You know: in a foolish, undiscriminating way, I've been happy these last few months. I don't know why. I just am. I love my friends; I love my pupils; I love what I read; I -- dammit -- love my thoughts. I love the taste of oranges.
Thornton Wilder in a letter to Gertrude Stein, Aug 14, 1936

Sunday, January 23, 2011


In the Miso SoupIn the Miso Soup by Ryū Murakami
My rating: 3 of 5 stars

I read this because I learned that Ryu Murakami wrote the novel that became Takashi Miike's Audition, a brilliant film but for neither the weak of stomach nor faint of heart. In prose, the slow pacing that you just know is building to some horrific climax doesn't work as well as it does on film -- or maybe this story is not as compelling as Audition.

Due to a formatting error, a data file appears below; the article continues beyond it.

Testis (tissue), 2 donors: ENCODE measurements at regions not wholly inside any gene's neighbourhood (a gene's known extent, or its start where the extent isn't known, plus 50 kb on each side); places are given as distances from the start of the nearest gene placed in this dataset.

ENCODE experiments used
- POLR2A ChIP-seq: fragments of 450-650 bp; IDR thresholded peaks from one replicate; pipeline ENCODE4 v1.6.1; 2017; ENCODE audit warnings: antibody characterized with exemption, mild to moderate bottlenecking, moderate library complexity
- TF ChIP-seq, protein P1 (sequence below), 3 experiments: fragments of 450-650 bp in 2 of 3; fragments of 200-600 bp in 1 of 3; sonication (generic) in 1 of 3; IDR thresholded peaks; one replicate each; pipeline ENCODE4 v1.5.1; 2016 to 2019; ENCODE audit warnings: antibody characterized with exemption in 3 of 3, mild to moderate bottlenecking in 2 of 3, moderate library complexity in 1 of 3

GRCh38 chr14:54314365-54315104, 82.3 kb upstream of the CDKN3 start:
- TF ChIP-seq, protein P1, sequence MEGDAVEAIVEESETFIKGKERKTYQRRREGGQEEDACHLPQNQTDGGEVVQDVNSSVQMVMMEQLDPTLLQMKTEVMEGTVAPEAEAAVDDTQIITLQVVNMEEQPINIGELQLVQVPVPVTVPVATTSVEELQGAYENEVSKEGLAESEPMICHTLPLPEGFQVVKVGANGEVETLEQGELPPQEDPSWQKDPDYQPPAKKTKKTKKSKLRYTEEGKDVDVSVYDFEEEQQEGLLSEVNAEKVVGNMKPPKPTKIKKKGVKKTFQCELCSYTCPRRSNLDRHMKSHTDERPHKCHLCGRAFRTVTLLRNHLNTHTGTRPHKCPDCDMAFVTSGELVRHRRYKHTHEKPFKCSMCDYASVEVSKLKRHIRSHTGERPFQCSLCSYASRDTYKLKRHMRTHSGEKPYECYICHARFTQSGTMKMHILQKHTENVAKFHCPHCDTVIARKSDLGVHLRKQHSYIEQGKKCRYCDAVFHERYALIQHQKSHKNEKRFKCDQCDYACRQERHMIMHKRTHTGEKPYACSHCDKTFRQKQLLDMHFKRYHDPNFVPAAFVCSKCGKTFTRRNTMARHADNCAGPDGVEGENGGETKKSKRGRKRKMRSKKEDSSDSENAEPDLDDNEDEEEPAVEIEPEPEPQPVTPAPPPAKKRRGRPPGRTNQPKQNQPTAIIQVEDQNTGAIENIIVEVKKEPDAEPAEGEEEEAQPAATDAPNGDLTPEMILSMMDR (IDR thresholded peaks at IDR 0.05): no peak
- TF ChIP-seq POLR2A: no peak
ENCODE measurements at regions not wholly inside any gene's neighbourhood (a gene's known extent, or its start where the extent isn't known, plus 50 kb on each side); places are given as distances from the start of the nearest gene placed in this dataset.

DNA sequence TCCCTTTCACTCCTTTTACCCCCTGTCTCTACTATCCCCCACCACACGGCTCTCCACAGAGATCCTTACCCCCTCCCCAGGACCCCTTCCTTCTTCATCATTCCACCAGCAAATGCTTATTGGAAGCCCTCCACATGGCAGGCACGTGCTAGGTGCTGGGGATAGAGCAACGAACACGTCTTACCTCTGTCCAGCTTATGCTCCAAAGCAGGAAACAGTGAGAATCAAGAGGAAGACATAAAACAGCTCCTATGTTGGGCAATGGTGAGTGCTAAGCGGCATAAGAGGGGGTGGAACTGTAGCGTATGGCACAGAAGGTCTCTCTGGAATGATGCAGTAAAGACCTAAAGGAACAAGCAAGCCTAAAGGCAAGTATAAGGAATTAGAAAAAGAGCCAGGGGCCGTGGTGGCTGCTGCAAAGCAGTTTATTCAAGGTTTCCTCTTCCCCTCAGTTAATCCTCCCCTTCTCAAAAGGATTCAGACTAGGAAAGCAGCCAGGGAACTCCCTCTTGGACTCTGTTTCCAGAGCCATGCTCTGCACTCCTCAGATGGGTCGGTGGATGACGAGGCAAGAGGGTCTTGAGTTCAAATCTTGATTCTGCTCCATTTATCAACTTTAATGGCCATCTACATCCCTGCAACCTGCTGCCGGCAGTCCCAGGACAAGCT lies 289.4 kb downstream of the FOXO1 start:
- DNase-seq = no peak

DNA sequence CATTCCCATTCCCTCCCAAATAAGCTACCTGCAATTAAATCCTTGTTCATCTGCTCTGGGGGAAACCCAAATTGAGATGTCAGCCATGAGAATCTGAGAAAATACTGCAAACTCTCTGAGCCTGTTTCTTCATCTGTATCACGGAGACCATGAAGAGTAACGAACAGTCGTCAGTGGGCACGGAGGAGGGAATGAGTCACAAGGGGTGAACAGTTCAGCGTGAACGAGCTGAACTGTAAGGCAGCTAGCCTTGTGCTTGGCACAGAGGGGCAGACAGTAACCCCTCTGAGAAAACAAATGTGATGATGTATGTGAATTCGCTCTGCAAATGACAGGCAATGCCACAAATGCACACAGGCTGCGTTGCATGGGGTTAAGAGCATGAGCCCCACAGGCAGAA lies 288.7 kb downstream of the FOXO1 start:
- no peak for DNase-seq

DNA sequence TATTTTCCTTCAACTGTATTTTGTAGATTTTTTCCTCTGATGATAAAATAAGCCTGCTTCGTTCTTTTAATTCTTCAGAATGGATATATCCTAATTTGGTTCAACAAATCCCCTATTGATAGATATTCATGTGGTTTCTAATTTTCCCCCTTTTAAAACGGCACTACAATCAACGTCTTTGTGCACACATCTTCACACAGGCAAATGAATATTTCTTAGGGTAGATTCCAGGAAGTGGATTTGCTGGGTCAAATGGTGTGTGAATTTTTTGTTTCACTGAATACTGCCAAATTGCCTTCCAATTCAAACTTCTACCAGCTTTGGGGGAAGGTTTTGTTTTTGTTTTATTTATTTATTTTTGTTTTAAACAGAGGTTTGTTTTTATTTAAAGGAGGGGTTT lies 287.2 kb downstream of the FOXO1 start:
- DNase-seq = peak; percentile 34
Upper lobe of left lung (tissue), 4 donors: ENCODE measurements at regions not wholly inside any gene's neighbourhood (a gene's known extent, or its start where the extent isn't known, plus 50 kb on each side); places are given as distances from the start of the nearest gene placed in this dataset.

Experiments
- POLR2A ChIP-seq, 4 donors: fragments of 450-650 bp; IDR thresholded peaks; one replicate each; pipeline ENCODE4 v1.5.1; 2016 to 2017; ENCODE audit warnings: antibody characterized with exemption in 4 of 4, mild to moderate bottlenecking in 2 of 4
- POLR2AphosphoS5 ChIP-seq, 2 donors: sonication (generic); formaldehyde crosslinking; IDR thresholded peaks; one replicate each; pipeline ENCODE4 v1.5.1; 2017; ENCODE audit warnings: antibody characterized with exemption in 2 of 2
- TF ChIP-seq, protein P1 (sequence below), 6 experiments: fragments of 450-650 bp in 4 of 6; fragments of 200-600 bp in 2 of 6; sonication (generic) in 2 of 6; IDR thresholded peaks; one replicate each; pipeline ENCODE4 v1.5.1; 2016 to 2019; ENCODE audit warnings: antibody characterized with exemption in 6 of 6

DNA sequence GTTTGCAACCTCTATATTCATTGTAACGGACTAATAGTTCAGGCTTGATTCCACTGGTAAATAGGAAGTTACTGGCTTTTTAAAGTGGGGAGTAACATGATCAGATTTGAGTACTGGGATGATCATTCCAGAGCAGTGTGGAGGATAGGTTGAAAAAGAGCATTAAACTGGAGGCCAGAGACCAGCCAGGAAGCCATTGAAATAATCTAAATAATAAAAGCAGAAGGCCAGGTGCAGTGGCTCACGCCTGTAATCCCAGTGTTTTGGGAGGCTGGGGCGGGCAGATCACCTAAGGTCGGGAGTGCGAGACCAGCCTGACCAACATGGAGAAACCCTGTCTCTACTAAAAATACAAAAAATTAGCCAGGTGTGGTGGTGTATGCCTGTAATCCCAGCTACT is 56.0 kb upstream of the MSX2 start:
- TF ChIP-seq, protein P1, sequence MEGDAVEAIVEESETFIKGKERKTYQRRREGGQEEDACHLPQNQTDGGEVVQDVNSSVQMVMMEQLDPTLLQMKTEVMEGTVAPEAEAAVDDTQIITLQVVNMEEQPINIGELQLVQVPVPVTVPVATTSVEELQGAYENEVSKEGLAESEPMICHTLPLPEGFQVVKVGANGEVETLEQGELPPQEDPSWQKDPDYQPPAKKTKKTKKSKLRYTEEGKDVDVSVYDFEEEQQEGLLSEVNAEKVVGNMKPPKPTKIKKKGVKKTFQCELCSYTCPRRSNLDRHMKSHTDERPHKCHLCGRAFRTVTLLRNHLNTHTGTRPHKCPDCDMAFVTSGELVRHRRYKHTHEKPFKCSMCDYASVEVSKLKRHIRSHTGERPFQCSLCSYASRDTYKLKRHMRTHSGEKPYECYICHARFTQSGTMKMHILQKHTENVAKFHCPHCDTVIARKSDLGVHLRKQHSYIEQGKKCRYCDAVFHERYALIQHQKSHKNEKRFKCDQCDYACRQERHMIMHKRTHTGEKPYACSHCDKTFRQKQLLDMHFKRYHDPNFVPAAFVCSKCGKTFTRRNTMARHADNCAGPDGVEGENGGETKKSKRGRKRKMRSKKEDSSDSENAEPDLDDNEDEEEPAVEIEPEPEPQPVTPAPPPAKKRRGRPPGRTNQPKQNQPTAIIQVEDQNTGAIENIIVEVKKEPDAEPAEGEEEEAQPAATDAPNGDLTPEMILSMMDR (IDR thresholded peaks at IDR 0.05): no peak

Kenji is a twenty-year-old from the provinces who should be studying for his college prep tests but instead has became an unlicensed guide for gaijin looking for a sex tour of Tokyo. He knows from the start that Frank is a weird one, but over three days he goes on a psychic journey that his previous immersion in the world of foreigners and the seamiest side of Tokyo could not possibly prepare him.

Since Kenji is the narrator, you know he's going to survive. When he finds the postage stamp-size patch of human skin stuck to his front door, I wondered why he didn't bail. But he is both frightened and curious, and he has not yet been paid.

Books by Ryu Murakami available in English

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